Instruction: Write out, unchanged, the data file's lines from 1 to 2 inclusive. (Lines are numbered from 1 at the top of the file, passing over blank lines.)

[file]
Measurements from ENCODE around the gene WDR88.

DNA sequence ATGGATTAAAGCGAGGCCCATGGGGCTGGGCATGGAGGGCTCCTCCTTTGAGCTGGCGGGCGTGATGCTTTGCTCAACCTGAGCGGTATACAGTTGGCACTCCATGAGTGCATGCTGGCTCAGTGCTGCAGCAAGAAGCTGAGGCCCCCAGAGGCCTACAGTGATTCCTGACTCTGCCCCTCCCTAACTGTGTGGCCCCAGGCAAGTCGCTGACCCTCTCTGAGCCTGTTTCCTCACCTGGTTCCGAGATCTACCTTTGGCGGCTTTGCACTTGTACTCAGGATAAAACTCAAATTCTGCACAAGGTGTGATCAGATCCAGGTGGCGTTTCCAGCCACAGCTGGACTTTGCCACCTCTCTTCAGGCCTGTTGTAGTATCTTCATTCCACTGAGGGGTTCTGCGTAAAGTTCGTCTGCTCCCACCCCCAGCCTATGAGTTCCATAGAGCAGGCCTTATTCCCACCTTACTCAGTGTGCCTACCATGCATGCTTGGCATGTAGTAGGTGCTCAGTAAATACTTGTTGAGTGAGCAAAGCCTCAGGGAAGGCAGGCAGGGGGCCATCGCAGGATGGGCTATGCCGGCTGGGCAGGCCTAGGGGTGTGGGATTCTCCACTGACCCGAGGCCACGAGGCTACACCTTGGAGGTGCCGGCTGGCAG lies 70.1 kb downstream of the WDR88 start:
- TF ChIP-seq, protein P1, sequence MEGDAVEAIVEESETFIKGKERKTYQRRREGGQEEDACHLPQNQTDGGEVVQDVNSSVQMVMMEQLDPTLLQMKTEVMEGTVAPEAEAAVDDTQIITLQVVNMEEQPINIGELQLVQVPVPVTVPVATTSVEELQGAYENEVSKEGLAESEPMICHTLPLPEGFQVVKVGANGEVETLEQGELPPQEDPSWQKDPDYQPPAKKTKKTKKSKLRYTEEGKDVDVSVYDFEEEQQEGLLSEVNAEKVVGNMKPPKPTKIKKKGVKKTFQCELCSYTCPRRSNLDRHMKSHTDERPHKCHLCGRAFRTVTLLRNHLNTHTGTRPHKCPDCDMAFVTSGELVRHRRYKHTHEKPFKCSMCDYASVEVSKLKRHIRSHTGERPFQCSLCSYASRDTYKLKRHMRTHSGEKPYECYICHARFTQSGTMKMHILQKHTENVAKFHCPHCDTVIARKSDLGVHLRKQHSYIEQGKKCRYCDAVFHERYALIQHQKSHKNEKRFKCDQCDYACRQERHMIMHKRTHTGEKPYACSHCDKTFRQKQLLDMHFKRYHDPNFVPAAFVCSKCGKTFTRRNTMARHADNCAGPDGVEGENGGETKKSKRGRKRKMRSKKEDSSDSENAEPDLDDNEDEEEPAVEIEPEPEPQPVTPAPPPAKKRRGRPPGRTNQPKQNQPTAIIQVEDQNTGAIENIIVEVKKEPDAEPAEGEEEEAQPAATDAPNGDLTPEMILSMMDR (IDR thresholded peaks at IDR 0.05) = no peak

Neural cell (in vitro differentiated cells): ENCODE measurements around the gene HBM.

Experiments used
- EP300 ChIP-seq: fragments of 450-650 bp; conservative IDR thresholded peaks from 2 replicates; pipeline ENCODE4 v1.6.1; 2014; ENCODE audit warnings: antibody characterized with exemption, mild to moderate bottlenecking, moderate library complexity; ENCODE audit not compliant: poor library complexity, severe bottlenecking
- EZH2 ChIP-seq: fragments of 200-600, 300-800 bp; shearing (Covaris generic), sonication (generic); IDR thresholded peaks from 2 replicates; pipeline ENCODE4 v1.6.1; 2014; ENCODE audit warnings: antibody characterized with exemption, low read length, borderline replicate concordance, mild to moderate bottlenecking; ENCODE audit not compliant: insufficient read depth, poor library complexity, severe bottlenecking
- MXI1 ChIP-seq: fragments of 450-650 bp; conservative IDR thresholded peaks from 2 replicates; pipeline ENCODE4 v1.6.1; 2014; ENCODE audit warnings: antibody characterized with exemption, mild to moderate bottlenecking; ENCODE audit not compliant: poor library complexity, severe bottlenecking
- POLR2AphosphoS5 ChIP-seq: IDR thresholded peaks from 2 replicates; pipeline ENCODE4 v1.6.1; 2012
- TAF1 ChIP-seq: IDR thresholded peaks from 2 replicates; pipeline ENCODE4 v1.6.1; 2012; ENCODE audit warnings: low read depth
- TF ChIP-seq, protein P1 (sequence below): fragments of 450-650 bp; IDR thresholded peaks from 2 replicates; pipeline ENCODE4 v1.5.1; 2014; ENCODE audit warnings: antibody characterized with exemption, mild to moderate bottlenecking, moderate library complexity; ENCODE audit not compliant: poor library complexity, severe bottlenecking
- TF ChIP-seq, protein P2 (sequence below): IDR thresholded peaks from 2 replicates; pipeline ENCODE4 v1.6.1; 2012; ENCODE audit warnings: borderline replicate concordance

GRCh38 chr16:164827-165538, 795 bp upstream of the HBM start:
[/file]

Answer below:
Measurements from ENCODE around the gene WDR88.

DNA sequence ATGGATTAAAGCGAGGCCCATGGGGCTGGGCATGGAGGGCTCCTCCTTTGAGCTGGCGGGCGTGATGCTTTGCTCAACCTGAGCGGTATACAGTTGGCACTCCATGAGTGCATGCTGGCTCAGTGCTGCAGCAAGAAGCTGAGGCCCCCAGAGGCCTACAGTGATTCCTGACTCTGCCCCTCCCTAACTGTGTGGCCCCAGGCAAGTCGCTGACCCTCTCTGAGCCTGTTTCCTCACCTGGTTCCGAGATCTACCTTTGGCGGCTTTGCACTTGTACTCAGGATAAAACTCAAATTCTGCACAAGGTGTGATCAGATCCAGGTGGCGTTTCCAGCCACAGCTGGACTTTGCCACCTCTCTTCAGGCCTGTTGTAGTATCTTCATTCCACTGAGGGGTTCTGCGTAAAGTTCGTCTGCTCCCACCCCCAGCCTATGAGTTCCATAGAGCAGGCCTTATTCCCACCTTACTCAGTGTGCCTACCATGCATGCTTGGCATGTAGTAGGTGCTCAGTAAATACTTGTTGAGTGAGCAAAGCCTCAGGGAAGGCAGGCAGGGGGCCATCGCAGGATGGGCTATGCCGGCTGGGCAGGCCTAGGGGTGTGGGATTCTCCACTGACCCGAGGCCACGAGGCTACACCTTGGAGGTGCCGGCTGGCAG lies 70.1 kb downstream of the WDR88 start: